Who owns a story?
It’s a more complicated answer than you might imagine, especially in the freedom of today’s internet age where everything seems to be becoming more and more connected.
The copyright lawyers would point you rightly toward the authors and publishers, but things get muddy when you have to define the differences between inspired by, mimicry and actual stealing. And then there are the fan fiction authors. They are passionate readers who try to continue or redo stories by a popular writer. Many of them believe by putting a note on their website saying that they do not make any money for their creations and do it out of affection that they are technically not doing anything wrong. Well, fan fiction authors, tell that to the original creator of that story you love and get back to me.
There is a lot of controversy right now around Dave Eggers great new book “The Circle.” Kate Losse, a former employee of Facebook, claims he plagiarized parts of it from her memoir “The Boy Kings,” which is about her time at the social media giant. Dave Eggers denies it. While I have not read “The Boy Kings,” I hope Facebook is not like the fictional company the Circle. If it is, we are all in trouble.
See, the novel “The Circle” asks a similar question to the modern-day conundrum of who owns a story. Who owns an experience? A life? A moment? And do we have a right to privacy in our social media world because in having a secret we are denying someone else something that they want? Shouldn’t knowledge be available for all?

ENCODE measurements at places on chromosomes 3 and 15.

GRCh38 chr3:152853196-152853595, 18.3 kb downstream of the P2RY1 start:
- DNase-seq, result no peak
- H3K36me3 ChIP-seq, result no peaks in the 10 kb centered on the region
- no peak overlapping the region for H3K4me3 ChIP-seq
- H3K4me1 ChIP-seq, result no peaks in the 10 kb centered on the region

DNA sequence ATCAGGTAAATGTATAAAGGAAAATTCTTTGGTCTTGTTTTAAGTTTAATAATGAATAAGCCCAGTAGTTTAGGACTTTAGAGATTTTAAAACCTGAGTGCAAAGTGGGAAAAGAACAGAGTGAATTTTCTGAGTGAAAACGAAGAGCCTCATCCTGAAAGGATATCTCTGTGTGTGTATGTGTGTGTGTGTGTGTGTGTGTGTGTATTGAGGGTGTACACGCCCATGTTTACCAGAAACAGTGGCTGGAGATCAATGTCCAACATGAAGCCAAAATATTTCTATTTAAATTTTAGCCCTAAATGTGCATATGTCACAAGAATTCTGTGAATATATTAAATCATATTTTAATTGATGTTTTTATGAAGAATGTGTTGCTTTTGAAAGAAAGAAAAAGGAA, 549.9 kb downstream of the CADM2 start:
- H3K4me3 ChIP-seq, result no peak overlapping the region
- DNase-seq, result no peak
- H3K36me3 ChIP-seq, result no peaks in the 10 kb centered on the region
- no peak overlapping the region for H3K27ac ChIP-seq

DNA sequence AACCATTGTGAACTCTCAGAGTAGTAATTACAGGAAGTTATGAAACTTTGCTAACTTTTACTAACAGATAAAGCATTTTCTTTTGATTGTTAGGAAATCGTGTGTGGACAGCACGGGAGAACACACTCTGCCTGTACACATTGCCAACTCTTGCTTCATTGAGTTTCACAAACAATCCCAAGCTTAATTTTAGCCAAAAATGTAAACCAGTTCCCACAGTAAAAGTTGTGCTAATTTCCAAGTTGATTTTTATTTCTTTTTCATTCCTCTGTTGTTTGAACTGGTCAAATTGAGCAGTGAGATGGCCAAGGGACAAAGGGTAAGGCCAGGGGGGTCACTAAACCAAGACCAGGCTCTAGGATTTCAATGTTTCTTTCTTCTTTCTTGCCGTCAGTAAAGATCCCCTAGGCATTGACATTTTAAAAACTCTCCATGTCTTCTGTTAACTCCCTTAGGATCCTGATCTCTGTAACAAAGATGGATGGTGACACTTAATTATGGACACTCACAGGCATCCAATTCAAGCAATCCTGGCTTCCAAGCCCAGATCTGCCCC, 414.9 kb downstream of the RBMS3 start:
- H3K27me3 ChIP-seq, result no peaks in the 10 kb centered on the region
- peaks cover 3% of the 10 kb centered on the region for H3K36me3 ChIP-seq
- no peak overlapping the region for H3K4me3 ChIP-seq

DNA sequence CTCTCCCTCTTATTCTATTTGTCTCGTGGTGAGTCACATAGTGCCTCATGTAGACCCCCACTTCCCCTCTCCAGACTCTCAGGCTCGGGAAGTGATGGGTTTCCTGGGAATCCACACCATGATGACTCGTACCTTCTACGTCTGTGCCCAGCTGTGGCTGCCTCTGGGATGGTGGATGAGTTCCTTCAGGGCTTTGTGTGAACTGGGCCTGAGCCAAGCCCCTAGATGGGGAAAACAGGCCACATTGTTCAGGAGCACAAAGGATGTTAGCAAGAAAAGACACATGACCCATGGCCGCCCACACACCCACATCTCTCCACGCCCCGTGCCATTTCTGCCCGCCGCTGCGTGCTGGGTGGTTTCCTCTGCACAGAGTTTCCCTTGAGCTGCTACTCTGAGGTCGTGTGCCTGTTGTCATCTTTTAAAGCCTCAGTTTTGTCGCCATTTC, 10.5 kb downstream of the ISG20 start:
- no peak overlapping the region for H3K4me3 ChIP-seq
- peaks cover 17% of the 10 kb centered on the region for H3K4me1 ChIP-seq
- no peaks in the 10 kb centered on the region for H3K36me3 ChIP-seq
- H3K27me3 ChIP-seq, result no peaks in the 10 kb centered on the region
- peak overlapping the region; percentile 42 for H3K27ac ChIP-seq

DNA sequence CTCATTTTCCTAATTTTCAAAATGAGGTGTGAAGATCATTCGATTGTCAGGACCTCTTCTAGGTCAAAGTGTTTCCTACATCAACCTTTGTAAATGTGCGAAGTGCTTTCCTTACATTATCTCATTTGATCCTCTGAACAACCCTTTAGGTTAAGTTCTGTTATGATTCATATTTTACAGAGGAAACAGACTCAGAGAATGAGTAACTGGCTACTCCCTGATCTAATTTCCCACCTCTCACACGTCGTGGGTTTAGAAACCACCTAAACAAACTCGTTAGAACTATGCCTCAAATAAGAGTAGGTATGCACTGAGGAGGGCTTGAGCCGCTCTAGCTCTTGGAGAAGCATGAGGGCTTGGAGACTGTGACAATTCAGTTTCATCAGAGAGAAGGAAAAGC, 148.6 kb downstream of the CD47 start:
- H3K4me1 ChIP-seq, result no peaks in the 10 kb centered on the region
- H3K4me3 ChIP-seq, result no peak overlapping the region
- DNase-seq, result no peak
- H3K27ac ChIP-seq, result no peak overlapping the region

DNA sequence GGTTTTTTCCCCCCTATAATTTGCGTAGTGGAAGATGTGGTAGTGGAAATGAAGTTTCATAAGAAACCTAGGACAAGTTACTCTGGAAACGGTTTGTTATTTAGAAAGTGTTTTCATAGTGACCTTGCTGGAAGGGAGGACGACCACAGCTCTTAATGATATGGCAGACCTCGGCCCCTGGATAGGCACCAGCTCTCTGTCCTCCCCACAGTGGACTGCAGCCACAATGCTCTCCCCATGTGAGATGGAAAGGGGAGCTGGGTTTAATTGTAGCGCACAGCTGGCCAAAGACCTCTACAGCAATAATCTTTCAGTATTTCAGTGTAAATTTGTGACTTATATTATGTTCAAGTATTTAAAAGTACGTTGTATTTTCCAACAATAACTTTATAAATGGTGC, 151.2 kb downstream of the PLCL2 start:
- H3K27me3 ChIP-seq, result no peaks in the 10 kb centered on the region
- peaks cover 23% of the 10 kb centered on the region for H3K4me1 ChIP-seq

Recent college graduate Mae Holland is hired to work for the Circle, which is obviously influenced by Google, Apple and Facebook. This tech company is focused on finding new ways to connect us through social media and invention -- to solve all our problems and unite the world. And, over the course of the book, we see the Circle grow in its cultural influences. Each step the Circle takes feels natural and terrifyingly possible.
Let me give you example, first with small cameras that can be placed anywhere -- keep an eye on the elderly, watch your kids, keep a check on dangerous hotspots around the world. From there it naturally evolves into something called full transparency, where people begin to wear streaming web cameras all day around their necks.
It is easy to compare this book to the work of George Orwell and Kurt Vonnegut, but in a way it is much more frightening because it is so very possible now. Right now. “1984” has come and gone, “The Circle’s” world is our world. It is a book I wouldn’t hesitate to recommend, especially to those who work for the companies that inspired it.
As a literary fan, I cannot help but be awed by Dave Eggers’ writing in this novel. From his beautiful use of symbolism and strong characters to his realistic plot and uncanny ability to see both sides of an argument. For every moment that you squirm, he has a counter argument that seems to justify that discomfort. Yes, they can insert chips into children so kidnappings can be stopped, but those children will also be traceable for their entire lives. Thanks to that chip, you will always know where someone is and what they are doing.
Sadly, when you Google this book today, more comes up in the searches around the possible plagiarism than the actual book. When that battle is done, no matter which side wins, the victims will be the readers who do not give this important novel a chance. This book is part of a conversation we need to have as a culture, no matter who may, or may not, own this story.
Current State contributor Scott Southard is author of the novels “A Jane Austen Daydream" and “Maximilian Standforth and the Case of the Dangerous Dare." More of his writing can be found at his blog, The Musings and Artful Blunders of Scott D. Southard.